After doing a quick search via Yelp on Friday after work, I found about four or five antique/flea market/ vintage shops that we wanted to visit, though realistically we would probably only end up at two or three. But who doesn't like options? So here are the one's we looked at, just in case you are in KC and looking for that something old that's new to you. Or an old trunk or suitcase, because I believe 100% of the booths we walked through had at least one or two for sale, yes 100%.
Bottoms Up Antique Market
River Market Antiques
Urban Mining Homewares
Of this list we only made it to two out of five. After three hours of browsing, shopping, laughing, chatting with vendors and artists, and digging through dusty goodies from your grandmother's attic, we were done and hungry. But that just leaves another three to explore next month.
We hit Good JuJu first, possibly because of the name. I'm reading a book about zombies right now (because I'm that sophisticated,) and the voodoo reference made me want to go here first. Good JuJu was exactly that. All kinds of good stuff shoved in several plain old squares of footage. And it was packed when we arrived. Tucked in on the first floor of an old warehouse down at 12th and Liberty, Good JuJu is where people who don't really like antiques should love to shop. Everything is merchandized beautifully. Like things are paired together and combined in charming vignettes to show you exactly how they would look in your living room. While this is a perfectly delightful way to shop, it goes against all of my antiquing instincts. I want to dig through ugly old porcelain dishes and McDonald's happy meal toys from 1982 to find that perfect brooch or kooky vase, but this doesn't need to happen at Good JuJu. All the work has already been done for you. And that's not a bad thing. Old furniture has already been cleaned and re-varnished or painted to reflect modern tastes. Vintage clothes are paired with modern shoes. And when someone has already gone to the trouble to tart up your old stuff they usually gouge you on the price. But Good JuJu prices were very reasonable. Now, let's be honest. These aren't antiques in the traditional sense. These are vintage 1950's to 1970's modern and mid-century cool things, but these aren't Antiques Roadshow quality. But they will liven up any room or body. Believe me, if that sequined red dress at the top had been in my size I would be wearing it to work everyday.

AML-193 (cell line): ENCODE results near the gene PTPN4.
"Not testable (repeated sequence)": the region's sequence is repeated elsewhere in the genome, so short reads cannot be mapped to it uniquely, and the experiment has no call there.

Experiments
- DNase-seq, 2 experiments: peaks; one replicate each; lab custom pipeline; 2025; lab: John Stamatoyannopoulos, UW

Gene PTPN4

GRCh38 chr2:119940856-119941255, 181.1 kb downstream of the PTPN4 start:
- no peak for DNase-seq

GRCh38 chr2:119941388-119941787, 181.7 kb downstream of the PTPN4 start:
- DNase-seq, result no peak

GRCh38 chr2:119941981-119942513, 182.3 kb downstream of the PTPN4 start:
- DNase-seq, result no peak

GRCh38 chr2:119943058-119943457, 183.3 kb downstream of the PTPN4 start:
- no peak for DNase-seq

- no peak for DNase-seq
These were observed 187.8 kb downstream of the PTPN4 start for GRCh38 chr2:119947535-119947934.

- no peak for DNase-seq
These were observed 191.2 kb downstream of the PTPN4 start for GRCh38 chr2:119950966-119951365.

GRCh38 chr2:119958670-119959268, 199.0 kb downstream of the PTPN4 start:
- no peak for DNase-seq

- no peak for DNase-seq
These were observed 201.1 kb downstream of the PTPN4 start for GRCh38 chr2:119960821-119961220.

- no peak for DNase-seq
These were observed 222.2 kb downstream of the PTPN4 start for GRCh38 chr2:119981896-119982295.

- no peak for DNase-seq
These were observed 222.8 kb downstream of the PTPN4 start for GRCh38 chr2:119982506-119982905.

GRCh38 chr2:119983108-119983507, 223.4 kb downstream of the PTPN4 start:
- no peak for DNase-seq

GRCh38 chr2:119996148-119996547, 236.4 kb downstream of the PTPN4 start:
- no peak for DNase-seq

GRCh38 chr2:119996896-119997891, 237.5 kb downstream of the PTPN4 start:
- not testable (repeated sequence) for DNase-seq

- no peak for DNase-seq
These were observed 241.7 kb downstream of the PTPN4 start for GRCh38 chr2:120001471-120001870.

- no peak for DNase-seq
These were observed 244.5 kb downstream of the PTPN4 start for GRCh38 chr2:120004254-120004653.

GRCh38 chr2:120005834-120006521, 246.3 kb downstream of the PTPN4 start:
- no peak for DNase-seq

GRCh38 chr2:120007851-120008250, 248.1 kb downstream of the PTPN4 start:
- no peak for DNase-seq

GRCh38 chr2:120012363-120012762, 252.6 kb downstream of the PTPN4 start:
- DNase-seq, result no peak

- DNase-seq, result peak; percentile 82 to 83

Joe bought a white enamel coated metal cabinet (see below) about nightstand height, that was in excellent condition. It looks like it came out of a doctor's office in the 1960's. The lady he bought it from said that she had found it in someone's basement and it was covered in rust and dirt. She said that a very fine steel wool did wonders and wouldn't scratch the surface. It goes well with another 1960's metal two door cabinet that used to hold paint cans and tools in Joe's grandparent's basement. His grandparents were kind of horrified that that piece is what we wanted when they moved out of their house into a smaller place. But it's great. Now what are we going to do with these two pieces? No idea. Maybe in a kid's room someday?
Good JuJu on a Saturday morning at 9:30 was a little too crowded for my taste though. It cut into the quality, lingering browsing pace that I like to affect. But I found this charming little 1950's kids' spelling tool (see below) that was in such great condition I had to buy it. Bright orange, covered in animals and math equations, it's sitting in the window in my office at home. Is it totally pointless and silly? Absolutely, but does it charm my socks off every time I glance at it? Absolutely.